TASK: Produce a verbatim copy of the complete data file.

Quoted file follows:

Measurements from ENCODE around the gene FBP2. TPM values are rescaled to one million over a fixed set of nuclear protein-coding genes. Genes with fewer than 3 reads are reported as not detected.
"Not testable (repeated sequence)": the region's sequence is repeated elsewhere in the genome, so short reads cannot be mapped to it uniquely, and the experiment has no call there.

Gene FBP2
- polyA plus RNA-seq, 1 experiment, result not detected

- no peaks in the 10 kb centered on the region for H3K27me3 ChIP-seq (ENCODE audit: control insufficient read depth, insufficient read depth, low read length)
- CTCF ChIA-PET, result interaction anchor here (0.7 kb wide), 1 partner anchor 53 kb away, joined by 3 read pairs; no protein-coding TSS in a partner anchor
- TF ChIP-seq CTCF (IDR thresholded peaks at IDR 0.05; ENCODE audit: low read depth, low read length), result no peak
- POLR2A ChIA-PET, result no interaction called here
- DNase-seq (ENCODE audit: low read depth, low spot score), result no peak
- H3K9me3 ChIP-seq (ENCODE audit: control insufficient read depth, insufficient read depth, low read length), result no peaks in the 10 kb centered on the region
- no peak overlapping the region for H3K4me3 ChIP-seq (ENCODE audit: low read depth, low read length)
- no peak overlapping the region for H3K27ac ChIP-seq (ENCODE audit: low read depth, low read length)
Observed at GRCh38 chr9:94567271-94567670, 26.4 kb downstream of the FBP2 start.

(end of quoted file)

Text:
Measurements from ENCODE around the gene FBP2. TPM values are rescaled to one million over a fixed set of nuclear protein-coding genes. Genes with fewer than 3 reads are reported as not detected.
"Not testable (repeated sequence)": the region's sequence is repeated elsewhere in the genome, so short reads cannot be mapped to it uniquely, and the experiment has no call there.

Gene FBP2
- polyA plus RNA-seq, 1 experiment, result not detected

- no peaks in the 10 kb centered on the region for H3K27me3 ChIP-seq (ENCODE audit: control insufficient read depth, insufficient read depth, low read length)
- CTCF ChIA-PET, result interaction anchor here (0.7 kb wide), 1 partner anchor 53 kb away, joined by 3 read pairs; no protein-coding TSS in a partner anchor
- TF ChIP-seq CTCF (IDR thresholded peaks at IDR 0.05; ENCODE audit: low read depth, low read length), result no peak
- POLR2A ChIA-PET, result no interaction called here
- DNase-seq (ENCODE audit: low read depth, low spot score), result no peak
- H3K9me3 ChIP-seq (ENCODE audit: control insufficient read depth, insufficient read depth, low read length), result no peaks in the 10 kb centered on the region
- no peak overlapping the region for H3K4me3 ChIP-seq (ENCODE audit: low read depth, low read length)
- no peak overlapping the region for H3K27ac ChIP-seq (ENCODE audit: low read depth, low read length)
Observed at GRCh38 chr9:94567271-94567670, 26.4 kb downstream of the FBP2 start.